A city-state is a type of government that was common in ancient Greece. It was also called a polis.
A city-state is made up of a city and the surrounding countryside. The city and the countryside work together as one unit.
What is a City-State?
A city-state is like a small country. It has its own government, laws, army, and way of life. The people who live in a city-state share a common identity and culture.
The city was the center of the city-state. It was where people lived, worked, and traded with each other.
The city had walls to protect it from enemies. Inside the walls were buildings like homes, temples, markets, and public buildings.
The countryside around the city provided food for the people who lived there. Farmers grew crops like wheat, grapes, and olives. They also raised animals like sheep and goats for meat and milk.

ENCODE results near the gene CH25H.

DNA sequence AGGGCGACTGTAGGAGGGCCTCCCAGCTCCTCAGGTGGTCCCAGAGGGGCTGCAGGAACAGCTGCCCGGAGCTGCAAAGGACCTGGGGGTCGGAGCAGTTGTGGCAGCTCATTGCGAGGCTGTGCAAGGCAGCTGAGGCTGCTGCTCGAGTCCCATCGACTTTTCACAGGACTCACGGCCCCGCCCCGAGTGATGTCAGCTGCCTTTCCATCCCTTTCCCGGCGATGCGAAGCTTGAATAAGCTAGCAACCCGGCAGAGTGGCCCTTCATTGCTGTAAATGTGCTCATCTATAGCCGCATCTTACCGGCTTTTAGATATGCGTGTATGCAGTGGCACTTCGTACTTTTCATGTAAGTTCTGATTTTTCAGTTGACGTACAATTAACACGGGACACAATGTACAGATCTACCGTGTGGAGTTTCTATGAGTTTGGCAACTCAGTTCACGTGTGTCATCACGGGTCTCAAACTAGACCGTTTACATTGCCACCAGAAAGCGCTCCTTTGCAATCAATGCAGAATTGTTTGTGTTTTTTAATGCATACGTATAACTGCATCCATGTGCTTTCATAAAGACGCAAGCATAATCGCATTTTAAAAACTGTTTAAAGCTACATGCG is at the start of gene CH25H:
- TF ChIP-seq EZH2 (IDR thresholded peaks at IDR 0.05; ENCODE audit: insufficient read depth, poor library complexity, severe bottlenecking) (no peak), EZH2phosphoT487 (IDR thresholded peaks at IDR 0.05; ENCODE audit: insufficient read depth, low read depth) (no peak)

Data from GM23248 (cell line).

Each city-state had its own government. Some were ruled by kings, while others were ruled by groups of people called oligarchs or by all the citizens in a democracy.
Each city-state had its own culture that was different from other city-states. They spoke different dialects of Greek and had different customs and traditions.
Famous City-States in Ancient Greece
- Athens – known for its democracy and education system
- Sparta – known for its military strength
- Corinth – known for its trade and wealth
- Thebes – known for its artistic achievements
In conclusion, a city-state in ancient Greece was like a small country with its own government, laws, and culture. The city and the surrounding countryside worked together as one unit. Each city-state had its own unique identity and way of life.